Queer women are also discussed in the play, but their stories begin with acts of sexual violence perpetrated by men. This narrative suggested, to fellow cast members and I, that queerness was viewed as a symptom of sexual violence.
In one monologue, a sexual relationship between a 24-year-old woman and 16-year-old girl is portrayed as the 16-year-old’s first positive sexual experience after years of sexual abuse at the hands of men. In reality, the piece depicts a form of sexual abuse, albeit less violent than others included in the play. The power dynamic in the relationship, and the older woman’s insistence on plying the girl with alcohol, are not portrayed as examples of sexual assault—rather, as the girl’s sexual awakening.
Many important voices were omitted entirely from the play, and I’m not talking about (cisgender) men.
There is no mention of (dis)ability in the production, which is not surprising, considering the erasure of (dis)abled women and their sexuality from mainstream media.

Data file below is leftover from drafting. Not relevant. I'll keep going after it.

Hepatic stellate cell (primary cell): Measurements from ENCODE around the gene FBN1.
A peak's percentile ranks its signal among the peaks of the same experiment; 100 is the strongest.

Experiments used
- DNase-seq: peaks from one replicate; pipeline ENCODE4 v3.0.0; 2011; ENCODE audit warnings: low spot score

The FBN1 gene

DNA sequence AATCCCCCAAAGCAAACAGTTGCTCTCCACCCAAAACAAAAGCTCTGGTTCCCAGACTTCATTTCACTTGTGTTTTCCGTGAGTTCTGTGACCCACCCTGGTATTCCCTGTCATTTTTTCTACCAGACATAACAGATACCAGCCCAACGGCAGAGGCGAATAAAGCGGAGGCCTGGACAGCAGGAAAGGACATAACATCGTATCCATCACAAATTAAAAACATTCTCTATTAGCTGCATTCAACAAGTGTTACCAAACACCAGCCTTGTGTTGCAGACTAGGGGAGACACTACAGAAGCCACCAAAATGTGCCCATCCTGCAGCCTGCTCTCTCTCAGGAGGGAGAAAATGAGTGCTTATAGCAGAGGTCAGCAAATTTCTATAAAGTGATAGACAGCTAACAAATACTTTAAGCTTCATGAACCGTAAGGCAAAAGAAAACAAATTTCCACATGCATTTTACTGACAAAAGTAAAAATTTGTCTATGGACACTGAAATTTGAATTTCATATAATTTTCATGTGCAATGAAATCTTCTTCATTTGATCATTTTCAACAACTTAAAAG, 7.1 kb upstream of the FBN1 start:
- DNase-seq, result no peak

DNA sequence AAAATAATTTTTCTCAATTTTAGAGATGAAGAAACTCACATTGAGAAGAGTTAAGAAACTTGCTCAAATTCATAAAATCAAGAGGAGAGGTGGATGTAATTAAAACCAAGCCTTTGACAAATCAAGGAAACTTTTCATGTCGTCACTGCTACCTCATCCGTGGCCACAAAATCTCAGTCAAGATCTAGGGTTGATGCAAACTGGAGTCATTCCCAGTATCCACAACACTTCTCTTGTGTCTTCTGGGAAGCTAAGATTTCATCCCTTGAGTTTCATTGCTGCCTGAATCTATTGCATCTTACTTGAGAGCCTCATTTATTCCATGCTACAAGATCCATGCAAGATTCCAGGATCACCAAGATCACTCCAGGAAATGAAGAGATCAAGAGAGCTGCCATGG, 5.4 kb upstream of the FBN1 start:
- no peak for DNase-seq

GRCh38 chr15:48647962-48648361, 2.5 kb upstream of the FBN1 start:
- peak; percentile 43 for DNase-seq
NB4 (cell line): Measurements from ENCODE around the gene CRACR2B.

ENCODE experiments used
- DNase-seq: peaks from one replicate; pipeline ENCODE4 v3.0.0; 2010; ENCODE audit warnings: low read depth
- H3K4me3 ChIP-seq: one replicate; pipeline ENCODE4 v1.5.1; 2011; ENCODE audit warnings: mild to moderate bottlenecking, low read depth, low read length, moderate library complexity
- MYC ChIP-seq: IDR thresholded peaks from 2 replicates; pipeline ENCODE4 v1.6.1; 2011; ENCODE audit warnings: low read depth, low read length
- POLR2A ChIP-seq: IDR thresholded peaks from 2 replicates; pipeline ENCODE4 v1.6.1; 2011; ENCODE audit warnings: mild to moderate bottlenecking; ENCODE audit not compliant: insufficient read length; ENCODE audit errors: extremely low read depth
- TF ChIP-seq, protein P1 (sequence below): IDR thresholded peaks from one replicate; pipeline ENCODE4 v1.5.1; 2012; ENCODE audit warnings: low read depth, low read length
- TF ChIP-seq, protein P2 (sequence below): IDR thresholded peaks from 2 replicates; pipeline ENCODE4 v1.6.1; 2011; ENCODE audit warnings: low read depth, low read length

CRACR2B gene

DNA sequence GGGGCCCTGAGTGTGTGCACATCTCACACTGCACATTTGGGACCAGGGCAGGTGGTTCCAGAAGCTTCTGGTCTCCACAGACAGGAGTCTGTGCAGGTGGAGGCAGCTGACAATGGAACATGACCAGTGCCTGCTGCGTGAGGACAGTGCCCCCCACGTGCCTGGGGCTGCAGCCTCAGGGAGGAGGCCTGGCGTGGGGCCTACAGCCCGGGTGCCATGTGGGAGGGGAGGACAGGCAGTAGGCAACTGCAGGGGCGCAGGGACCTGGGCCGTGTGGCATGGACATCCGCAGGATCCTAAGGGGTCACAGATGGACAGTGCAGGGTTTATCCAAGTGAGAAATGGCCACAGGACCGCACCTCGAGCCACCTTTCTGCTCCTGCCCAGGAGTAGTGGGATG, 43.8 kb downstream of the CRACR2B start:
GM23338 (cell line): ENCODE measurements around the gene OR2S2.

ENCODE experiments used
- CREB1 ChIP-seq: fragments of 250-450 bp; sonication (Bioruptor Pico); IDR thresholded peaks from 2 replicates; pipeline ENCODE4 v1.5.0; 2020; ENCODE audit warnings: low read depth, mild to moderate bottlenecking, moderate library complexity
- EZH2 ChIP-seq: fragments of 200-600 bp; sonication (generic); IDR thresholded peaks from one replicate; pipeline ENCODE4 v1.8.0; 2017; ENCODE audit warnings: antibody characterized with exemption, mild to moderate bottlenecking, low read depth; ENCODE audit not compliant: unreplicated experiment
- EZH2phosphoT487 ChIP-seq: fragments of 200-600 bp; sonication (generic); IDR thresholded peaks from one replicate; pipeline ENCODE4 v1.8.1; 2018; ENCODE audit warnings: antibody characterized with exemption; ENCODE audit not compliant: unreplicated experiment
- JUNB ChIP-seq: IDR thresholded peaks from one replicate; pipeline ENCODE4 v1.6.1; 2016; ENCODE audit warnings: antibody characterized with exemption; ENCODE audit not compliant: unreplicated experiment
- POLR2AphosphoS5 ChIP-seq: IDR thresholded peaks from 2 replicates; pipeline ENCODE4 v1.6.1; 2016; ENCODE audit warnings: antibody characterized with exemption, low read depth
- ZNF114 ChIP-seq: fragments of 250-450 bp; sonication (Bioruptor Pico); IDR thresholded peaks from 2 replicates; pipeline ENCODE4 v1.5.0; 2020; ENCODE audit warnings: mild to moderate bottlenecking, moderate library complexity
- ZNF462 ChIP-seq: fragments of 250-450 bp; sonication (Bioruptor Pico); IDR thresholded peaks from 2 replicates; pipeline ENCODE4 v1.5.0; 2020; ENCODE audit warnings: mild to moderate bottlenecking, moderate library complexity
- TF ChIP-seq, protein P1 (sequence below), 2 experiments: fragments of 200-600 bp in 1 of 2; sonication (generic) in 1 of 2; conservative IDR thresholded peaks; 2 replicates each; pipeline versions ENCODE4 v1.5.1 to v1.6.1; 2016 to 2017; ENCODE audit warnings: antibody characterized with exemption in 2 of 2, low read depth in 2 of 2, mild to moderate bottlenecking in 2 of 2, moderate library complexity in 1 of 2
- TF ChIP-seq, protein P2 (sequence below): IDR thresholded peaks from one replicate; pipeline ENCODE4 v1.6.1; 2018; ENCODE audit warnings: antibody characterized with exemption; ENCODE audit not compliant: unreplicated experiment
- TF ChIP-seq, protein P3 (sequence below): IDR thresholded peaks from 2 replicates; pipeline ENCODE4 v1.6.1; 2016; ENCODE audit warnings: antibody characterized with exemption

There is also no mention of women who do not have and do not want vaginas. The only monologue about transgender women offers a painfully narrow picture that ignores the existence of those who do not need surgery to affirm their identities.
It took me too long to recognize that Ensler’s portrayal of transgender women, and erasure of other already marginalized people, was harmful and represented the most egregious aspect of mainstream feminist organizing: exclusion.
Thanks to the Internet, thought-provoking books, and countless conversations with people whose life experiences are vastly different than my own, I am working to challenge the privilege and ignorance that shielded me from the discomfort others have felt watching Ensler’s limited portrayal of transgender women.
The entire play is based on Ensler’s interviews with diverse groups of women, but in the end, they represent her reflections on the experiences of women whose lives are vastly different than her own.
Feminists often discuss the “the male gaze,” in terms of its distortion of women’s realities. When will mainstream feminisms address the distorted representations perpetuated by the cisgender white female gaze?